Freycinet, Mt, and Mt Graham 2014 Nov

Mt Freycinet and Mt Graham Nov 2014

Sunrise, Friendly Beaches
The day for climbing My Freycinet and Mt Graham had a remarkably lazy feel to it right from the start. Sunrise was magnificent, and we were in no hurry to leave the beautiful beach that we’d camped beside. It’s pretty hard not to want to linger longer by pure white sand, aquamarine water and pink sky.

Having climbed Mt Dove (and Mt Amos) the previous day, the four of us were still in a jubilant mood, and looking forward to today’s mountains, even though they offered no particular climbing challenges. Having changed our plans of where to sleep (see yesterday’s posting), we were running about 28 hours late, but that didn’t matter on a day with only two easy mountains on the programme and all day in which to complete them.

Wineglass Beach

Off we set at last for the Wineglass Bay saddle. Wineglass never palls. A google search tells me that it is consistently rated as one of the top ten beaches of the world – which means that the judges have unexpectedly good taste. It is magic. For the second time in two days, the girls had to pinch themselves to make sure they hadn’t gone to heaven early. You have to spend time at a beach that wonderful, so we stopped at its entrance to have a swim. (No, not me. Anyone who knows me knows I’m too much of a wuss for that. I always photograph the swimmers and mentally join in that way.) We then lengthened contact with the beach by having a slightly early lunch at the other end. The day was long; our goals still easily achievable.

View from Mt Freycinet.

At last we had reached the business end of the day: stomachs satisfied, swimming urge dissipated, off we climbed through the forest and along the track that was almost white with the eroded quartz grains. Everywhere we looked, coloured flowers drooped over the track, picking up the light as they did so – shining yellow, white, pink and purple and greeting us as we passed, brushing our legs with their perfume.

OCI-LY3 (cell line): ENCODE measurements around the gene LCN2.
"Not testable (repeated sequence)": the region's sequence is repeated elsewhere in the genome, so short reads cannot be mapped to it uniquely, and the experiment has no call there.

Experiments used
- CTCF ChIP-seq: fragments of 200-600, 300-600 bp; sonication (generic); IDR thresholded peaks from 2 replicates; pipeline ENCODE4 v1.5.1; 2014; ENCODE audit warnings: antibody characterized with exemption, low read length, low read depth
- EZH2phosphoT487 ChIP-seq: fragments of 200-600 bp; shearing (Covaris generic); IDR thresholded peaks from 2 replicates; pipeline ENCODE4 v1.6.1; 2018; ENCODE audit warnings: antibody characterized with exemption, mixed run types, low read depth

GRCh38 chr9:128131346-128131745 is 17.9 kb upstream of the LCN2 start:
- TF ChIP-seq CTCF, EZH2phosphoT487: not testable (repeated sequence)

Molly on Mt Freycinet

Up on the tops we met a group from LWC who had also chosen the single dry location of Tasmania this weekend, and warm hugs and greetings (and introductions to the Swedish girls) were exchanged. They were on their way to the beach below to camp, while our goal was to sleep on the summit of Mt Graham. If you’re a regular reader, you’ll by now know that that is my style. We only took about five more minutes after meeting the others to arrive at our destination, so were setting up our tents quickly and looking out at louring clouds. Hey. BoM said there would be no rain here today. How dare they look so businesslike! For the first time that day, there was a little haste. We did want to summit Freycinet today and not postpone it. There was still enough light.

Me, flying over Mt Freycinet.

It took only eighteen minutes down to the saddle without packs, and then twenty three up Freycinet along a track that filled us with delight as it weaved through the open forest replete with flowers. Once we were on top, we could relax about encroaching darkness – and the weather. We still had heaps of light left, and the rain was holding off. It was time for general exploration, handstands and jumping poses on the rocks that had enough space for such things.

Sunrise from Mt Graham.